Amid early twentieth-century China’s epochal shifts, a vital and prolific commercial publishing industry emerged. Recruiting late Qing literati, foreign-trained academics, and recent graduates of the modernized school system to work as authors and editors, publishers produced textbooks, reference books, book series, and reprints of classical texts in large quantities at a significant profit. Work for major publishers provided a living to many Chinese intellectuals and offered them a platform to transform Chinese cultural life.
Collecting objects gives enormous pleasure to approximately one third of the population, providing such benefits as intellectual stimulation, the thrill of the chase, and leaving a legacy. On the other hand, the same pursuit can engender pain; for example, paying too much for an object, unknowingly buying a fake, or dealing with the frustrations of collection dispersal.
This is the story of the Reeves Collection of botanical paintings, the result of one man’s single-minded dedication to commissioning pictures and gathering plants for the Horticultural Society of London.
Drawing on examples from Myanmar, Thailand, Malaysia, Indonesia and the Philippines, the authors discuss some aspects of sound in relation to their ethnographic context.
A fascinating and innovative study of the Malay performing arts of Kepri, Performing the Arts of Indonesia is the first of its kind. The volume, written by fifteen contributors, adds greatly to our knowledge of the cultures of a region previously receiving little attention and brings to light previously unknown material.
On 13 April 1919, British and Imperial troops under the command of General Reginald “Rex” Dyer gunned down between 400 and 600 Indian protestors at Jallianwala Bagh, a garden near the Golden Temple in the city of Amritsar in the Punjab state of India. Many more protestors were wounded. The shooting lasted for ten minutes. Many were shot as they ran for cover. Some were killed as they tried to scale high walls. The Amritsar Massacre, Winston Churchill told the House of Commons, was a “slaughter”, a “monstrous event”, “an episode … without precedent or parallel in the modern history of the British Empire.” British historian AJP Taylor wrote that the massacre was “the decisive moment when Indians were alienated from British rule.”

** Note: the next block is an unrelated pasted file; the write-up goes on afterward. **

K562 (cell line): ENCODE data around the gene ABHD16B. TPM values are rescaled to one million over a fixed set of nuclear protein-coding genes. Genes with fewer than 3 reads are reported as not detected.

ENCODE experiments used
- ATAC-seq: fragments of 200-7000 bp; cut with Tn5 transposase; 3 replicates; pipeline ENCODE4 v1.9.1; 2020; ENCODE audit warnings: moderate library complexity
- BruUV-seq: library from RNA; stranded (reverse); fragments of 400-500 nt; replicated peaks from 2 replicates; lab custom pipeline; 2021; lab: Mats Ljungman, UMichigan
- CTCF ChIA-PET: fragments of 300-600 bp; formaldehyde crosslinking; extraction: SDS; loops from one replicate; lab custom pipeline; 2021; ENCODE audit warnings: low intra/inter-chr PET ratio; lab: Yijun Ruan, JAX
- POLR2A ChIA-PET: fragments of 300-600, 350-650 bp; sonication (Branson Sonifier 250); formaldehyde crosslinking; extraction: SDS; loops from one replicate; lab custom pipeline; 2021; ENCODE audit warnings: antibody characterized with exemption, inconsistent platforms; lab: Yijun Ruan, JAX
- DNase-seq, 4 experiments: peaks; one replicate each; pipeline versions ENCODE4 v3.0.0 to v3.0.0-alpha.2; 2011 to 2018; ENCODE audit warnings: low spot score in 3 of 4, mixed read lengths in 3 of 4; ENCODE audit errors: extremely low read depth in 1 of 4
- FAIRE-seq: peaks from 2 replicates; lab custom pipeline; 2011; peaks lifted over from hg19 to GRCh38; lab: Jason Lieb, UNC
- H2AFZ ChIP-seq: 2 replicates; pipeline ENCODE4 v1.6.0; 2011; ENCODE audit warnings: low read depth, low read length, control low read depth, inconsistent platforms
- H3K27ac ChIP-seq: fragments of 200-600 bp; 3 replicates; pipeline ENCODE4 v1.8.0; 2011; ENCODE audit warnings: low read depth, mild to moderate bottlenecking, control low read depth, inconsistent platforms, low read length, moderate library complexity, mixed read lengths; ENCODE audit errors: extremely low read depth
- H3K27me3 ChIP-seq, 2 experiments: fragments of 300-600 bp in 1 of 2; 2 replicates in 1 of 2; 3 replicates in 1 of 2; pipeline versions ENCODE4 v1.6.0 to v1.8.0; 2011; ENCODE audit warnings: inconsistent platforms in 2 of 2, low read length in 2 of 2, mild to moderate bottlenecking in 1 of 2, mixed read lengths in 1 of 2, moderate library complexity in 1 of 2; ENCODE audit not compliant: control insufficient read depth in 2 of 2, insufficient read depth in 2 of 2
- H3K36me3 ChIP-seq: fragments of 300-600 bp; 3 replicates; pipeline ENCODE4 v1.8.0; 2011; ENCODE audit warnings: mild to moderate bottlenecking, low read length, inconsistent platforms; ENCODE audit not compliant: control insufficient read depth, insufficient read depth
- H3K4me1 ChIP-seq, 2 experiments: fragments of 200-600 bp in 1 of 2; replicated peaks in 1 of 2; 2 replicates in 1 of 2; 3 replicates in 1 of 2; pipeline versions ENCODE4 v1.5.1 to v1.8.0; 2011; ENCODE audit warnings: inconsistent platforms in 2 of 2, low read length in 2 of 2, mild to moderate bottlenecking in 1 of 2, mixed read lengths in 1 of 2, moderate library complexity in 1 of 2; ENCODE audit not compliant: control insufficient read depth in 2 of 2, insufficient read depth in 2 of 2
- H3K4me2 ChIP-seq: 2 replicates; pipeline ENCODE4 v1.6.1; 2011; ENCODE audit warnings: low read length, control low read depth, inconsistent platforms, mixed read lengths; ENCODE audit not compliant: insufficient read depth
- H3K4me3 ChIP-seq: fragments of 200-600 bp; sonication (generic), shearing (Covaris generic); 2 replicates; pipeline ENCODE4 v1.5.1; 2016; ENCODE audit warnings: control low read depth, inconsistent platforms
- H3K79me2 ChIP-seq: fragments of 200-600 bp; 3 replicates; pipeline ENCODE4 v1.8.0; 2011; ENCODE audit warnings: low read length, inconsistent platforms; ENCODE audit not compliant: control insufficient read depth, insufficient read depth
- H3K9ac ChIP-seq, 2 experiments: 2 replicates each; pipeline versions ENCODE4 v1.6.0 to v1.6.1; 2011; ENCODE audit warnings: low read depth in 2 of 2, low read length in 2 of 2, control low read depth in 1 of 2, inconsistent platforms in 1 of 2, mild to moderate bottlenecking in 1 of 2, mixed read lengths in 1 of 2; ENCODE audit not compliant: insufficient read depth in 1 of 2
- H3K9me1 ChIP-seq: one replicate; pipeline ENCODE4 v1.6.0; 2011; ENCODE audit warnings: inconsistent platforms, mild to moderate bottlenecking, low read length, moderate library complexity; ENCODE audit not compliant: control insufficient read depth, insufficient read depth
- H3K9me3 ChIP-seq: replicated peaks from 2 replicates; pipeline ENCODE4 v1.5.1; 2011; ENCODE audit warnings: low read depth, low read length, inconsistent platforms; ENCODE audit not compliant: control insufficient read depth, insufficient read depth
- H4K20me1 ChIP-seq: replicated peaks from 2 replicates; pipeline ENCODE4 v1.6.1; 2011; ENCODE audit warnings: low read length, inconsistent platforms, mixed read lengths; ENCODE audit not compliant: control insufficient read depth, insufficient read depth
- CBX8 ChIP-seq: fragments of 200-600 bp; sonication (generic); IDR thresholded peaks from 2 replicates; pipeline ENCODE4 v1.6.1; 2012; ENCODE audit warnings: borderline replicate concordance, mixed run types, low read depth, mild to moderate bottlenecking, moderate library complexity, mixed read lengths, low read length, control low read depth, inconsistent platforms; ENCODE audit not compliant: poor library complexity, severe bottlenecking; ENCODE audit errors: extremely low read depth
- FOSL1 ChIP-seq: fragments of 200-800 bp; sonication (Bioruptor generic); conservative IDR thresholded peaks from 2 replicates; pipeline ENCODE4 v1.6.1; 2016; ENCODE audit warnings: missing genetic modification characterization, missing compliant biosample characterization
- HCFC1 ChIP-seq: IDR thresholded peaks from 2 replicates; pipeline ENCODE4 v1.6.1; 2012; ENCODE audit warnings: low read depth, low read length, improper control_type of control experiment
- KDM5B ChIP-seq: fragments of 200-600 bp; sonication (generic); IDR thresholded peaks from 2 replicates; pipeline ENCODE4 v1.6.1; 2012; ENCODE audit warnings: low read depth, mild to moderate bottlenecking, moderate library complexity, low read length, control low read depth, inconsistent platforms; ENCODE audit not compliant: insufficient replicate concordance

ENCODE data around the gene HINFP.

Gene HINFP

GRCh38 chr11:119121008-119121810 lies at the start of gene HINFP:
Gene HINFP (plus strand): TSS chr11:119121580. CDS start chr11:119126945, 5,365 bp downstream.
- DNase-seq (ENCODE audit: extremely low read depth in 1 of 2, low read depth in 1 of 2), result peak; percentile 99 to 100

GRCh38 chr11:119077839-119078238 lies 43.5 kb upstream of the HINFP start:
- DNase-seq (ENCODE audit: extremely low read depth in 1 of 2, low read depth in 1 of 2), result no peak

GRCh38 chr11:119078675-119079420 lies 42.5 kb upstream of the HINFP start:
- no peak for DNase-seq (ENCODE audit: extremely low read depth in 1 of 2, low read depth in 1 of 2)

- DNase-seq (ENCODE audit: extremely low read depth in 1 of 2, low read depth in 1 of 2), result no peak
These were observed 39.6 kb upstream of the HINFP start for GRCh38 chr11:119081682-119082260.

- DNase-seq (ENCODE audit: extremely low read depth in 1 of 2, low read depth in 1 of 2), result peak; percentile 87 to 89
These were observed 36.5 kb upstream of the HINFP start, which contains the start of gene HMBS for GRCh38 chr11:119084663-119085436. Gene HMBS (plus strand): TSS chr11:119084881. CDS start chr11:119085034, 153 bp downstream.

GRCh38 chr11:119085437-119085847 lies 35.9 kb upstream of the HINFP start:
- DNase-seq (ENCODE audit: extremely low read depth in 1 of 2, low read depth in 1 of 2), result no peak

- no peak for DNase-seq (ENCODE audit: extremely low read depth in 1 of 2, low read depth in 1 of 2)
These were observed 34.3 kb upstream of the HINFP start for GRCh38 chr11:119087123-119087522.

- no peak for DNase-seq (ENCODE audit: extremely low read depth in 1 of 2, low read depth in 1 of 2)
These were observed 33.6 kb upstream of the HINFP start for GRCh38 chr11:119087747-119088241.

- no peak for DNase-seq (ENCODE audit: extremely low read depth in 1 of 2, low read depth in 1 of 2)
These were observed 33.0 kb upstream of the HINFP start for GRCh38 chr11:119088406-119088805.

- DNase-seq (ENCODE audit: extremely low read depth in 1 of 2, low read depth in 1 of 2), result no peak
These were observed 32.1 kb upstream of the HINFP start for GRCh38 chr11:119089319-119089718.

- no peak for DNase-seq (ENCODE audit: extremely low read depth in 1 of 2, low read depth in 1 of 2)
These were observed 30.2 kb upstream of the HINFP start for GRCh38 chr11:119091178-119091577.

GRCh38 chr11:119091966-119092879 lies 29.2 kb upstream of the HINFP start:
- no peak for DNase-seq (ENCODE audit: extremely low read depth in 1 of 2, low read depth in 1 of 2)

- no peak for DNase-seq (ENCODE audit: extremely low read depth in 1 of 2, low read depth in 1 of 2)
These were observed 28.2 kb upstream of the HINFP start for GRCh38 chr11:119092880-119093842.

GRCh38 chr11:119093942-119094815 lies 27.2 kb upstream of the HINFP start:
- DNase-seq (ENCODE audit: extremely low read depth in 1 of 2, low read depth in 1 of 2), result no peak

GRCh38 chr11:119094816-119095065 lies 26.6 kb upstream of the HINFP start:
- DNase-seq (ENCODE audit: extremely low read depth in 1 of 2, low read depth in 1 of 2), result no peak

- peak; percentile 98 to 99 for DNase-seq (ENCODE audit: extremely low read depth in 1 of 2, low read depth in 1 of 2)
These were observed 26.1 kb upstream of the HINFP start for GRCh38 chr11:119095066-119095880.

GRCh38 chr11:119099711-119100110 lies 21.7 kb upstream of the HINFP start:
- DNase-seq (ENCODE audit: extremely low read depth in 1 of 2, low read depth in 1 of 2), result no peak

Unsettled Solidarities examines contemporary Asian and Indigenous cross-representations within different settler states in the Americas. Quynh Nhu Le looks at literary works by both groups alongside public apologies, interviews, and hemispheric race theories to trace cross-community tensions and possibilities for solidarities amidst the uneven imposition of racialization and settler colonization.